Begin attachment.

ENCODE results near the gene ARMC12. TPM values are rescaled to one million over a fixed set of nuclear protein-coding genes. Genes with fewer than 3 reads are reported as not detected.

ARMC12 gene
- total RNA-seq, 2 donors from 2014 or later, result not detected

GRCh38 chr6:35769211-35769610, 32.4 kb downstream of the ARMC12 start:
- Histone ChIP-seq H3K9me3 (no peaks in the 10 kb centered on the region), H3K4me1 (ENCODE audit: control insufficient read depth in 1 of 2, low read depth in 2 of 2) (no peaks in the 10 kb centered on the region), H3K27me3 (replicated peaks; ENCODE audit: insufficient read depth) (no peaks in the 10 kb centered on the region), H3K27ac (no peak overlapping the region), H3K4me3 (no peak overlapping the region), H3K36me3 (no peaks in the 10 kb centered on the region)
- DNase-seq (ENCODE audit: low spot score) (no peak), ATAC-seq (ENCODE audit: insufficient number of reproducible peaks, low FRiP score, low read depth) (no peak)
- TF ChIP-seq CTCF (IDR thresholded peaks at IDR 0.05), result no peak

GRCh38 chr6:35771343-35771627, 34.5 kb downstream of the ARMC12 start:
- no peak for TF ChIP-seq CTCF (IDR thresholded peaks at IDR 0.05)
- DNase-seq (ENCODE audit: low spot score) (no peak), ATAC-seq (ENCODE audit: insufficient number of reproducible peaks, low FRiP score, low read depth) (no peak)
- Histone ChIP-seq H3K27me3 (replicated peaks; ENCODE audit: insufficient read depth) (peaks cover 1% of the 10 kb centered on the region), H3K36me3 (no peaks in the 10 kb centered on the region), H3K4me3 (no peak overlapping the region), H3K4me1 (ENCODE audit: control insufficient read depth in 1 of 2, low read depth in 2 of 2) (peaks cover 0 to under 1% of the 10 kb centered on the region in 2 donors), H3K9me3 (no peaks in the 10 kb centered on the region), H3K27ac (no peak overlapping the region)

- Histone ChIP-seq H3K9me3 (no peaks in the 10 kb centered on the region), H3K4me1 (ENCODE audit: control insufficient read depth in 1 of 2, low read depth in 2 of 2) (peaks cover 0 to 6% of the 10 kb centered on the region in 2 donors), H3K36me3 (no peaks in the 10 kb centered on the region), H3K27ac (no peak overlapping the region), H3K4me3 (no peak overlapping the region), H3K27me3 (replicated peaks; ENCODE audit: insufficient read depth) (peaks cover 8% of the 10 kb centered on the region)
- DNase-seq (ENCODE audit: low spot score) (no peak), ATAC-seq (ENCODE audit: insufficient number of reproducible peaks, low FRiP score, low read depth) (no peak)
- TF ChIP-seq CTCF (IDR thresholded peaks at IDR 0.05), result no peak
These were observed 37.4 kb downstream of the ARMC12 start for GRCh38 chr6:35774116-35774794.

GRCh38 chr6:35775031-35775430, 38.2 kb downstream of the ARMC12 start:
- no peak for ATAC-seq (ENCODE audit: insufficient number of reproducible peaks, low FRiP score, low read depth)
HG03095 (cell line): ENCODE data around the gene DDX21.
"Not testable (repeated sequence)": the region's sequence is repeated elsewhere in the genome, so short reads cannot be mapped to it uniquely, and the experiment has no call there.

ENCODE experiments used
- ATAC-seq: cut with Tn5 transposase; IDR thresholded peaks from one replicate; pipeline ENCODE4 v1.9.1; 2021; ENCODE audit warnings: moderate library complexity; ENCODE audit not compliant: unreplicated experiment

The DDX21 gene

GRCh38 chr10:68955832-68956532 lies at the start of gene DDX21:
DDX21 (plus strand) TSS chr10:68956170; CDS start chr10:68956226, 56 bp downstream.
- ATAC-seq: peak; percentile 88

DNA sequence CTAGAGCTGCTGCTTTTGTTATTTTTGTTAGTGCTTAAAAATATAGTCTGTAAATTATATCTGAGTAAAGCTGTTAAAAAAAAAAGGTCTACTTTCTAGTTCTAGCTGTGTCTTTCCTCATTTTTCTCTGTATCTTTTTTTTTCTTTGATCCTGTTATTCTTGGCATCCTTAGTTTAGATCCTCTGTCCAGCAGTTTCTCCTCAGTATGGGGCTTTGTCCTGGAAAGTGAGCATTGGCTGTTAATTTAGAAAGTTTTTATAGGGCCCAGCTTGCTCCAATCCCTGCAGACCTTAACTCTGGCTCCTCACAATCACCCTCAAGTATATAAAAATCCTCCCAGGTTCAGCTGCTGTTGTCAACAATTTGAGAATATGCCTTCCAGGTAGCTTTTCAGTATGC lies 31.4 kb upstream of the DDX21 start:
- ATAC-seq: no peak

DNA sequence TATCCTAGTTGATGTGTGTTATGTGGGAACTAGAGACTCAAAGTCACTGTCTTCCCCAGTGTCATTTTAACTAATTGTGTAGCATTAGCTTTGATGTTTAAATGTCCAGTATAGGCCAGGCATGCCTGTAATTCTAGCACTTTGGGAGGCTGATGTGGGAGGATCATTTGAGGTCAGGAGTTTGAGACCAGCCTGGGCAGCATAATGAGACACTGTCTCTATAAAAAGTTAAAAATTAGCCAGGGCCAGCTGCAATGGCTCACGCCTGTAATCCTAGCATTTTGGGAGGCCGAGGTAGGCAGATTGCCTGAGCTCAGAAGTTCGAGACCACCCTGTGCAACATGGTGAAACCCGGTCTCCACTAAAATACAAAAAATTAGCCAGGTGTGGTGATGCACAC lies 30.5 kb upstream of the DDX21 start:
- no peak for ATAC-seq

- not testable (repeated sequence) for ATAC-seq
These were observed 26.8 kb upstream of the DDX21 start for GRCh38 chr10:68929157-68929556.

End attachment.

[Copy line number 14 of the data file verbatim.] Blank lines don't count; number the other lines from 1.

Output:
- TF ChIP-seq CTCF (IDR thresholded peaks at IDR 0.05), result no peak